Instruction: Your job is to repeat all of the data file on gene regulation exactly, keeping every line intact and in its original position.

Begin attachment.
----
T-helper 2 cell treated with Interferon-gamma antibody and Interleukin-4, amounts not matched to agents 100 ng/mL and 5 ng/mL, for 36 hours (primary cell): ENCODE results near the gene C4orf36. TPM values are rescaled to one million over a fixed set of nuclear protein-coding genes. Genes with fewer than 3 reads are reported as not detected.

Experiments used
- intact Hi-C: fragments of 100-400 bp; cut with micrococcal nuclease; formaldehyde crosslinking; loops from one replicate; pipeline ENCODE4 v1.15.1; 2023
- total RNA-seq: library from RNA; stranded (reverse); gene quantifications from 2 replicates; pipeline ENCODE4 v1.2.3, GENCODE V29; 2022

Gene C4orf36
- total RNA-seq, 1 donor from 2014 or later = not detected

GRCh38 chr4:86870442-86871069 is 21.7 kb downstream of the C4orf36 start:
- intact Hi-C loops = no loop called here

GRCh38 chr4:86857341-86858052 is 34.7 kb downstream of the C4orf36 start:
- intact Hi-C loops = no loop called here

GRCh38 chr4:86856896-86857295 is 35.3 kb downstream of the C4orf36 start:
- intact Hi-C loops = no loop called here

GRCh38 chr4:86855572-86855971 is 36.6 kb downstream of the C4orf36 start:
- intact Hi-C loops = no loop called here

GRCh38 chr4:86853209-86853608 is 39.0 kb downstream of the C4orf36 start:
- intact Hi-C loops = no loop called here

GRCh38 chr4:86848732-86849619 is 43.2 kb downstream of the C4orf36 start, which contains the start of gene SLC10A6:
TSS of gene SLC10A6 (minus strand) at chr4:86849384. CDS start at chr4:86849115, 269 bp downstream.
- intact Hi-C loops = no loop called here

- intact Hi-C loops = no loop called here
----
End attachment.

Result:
T-helper 2 cell treated with Interferon-gamma antibody and Interleukin-4, amounts not matched to agents 100 ng/mL and 5 ng/mL, for 36 hours (primary cell): ENCODE results near the gene C4orf36. TPM values are rescaled to one million over a fixed set of nuclear protein-coding genes. Genes with fewer than 3 reads are reported as not detected.

Experiments used
- intact Hi-C: fragments of 100-400 bp; cut with micrococcal nuclease; formaldehyde crosslinking; loops from one replicate; pipeline ENCODE4 v1.15.1; 2023
- total RNA-seq: library from RNA; stranded (reverse); gene quantifications from 2 replicates; pipeline ENCODE4 v1.2.3, GENCODE V29; 2022

Gene C4orf36
- total RNA-seq, 1 donor from 2014 or later = not detected

GRCh38 chr4:86870442-86871069 is 21.7 kb downstream of the C4orf36 start:
- intact Hi-C loops = no loop called here

GRCh38 chr4:86857341-86858052 is 34.7 kb downstream of the C4orf36 start:
- intact Hi-C loops = no loop called here

GRCh38 chr4:86856896-86857295 is 35.3 kb downstream of the C4orf36 start:
- intact Hi-C loops = no loop called here

GRCh38 chr4:86855572-86855971 is 36.6 kb downstream of the C4orf36 start:
- intact Hi-C loops = no loop called here

GRCh38 chr4:86853209-86853608 is 39.0 kb downstream of the C4orf36 start:
- intact Hi-C loops = no loop called here

GRCh38 chr4:86848732-86849619 is 43.2 kb downstream of the C4orf36 start, which contains the start of gene SLC10A6:
TSS of gene SLC10A6 (minus strand) at chr4:86849384. CDS start at chr4:86849115, 269 bp downstream.
- intact Hi-C loops = no loop called here

- intact Hi-C loops = no loop called here